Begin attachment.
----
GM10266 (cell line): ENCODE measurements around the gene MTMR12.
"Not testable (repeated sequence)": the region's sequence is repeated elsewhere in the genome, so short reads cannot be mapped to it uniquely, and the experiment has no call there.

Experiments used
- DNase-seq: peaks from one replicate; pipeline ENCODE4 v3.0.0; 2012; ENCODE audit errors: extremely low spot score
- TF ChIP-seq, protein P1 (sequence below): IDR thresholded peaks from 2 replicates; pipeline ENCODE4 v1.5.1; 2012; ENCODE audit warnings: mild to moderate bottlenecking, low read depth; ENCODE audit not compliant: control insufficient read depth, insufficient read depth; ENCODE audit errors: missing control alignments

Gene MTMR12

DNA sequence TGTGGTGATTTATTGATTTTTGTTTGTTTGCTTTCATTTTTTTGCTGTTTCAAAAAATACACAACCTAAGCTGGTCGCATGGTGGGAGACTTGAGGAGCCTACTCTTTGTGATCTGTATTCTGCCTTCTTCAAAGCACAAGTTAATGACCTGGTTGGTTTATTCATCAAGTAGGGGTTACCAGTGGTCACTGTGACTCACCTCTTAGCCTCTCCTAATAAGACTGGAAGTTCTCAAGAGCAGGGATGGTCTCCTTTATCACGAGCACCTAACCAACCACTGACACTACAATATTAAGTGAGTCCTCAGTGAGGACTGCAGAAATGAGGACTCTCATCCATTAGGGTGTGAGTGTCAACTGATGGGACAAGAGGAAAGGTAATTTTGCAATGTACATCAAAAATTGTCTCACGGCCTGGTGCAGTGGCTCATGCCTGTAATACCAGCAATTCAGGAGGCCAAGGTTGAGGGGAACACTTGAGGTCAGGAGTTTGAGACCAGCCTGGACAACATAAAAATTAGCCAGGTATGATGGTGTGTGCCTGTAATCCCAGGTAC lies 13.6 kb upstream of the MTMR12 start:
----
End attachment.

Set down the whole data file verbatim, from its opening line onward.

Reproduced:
GM10266 (cell line): ENCODE measurements around the gene MTMR12.
"Not testable (repeated sequence)": the region's sequence is repeated elsewhere in the genome, so short reads cannot be mapped to it uniquely, and the experiment has no call there.

Experiments used
- DNase-seq: peaks from one replicate; pipeline ENCODE4 v3.0.0; 2012; ENCODE audit errors: extremely low spot score
- TF ChIP-seq, protein P1 (sequence below): IDR thresholded peaks from 2 replicates; pipeline ENCODE4 v1.5.1; 2012; ENCODE audit warnings: mild to moderate bottlenecking, low read depth; ENCODE audit not compliant: control insufficient read depth, insufficient read depth; ENCODE audit errors: missing control alignments

Gene MTMR12

DNA sequence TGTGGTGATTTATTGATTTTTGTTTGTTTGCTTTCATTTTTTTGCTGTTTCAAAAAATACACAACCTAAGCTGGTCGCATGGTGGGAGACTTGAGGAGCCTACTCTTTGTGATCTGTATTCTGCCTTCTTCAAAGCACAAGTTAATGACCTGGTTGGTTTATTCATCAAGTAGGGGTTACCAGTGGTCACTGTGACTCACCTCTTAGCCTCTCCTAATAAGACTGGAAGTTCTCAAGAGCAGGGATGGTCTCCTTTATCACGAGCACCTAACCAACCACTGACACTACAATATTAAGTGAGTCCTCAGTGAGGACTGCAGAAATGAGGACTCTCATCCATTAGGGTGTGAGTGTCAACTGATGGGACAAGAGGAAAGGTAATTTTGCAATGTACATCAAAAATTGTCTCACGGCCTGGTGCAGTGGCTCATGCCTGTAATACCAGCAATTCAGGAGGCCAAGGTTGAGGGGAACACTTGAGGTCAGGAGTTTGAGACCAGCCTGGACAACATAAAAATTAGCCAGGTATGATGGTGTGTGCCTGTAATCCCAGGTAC lies 13.6 kb upstream of the MTMR12 start: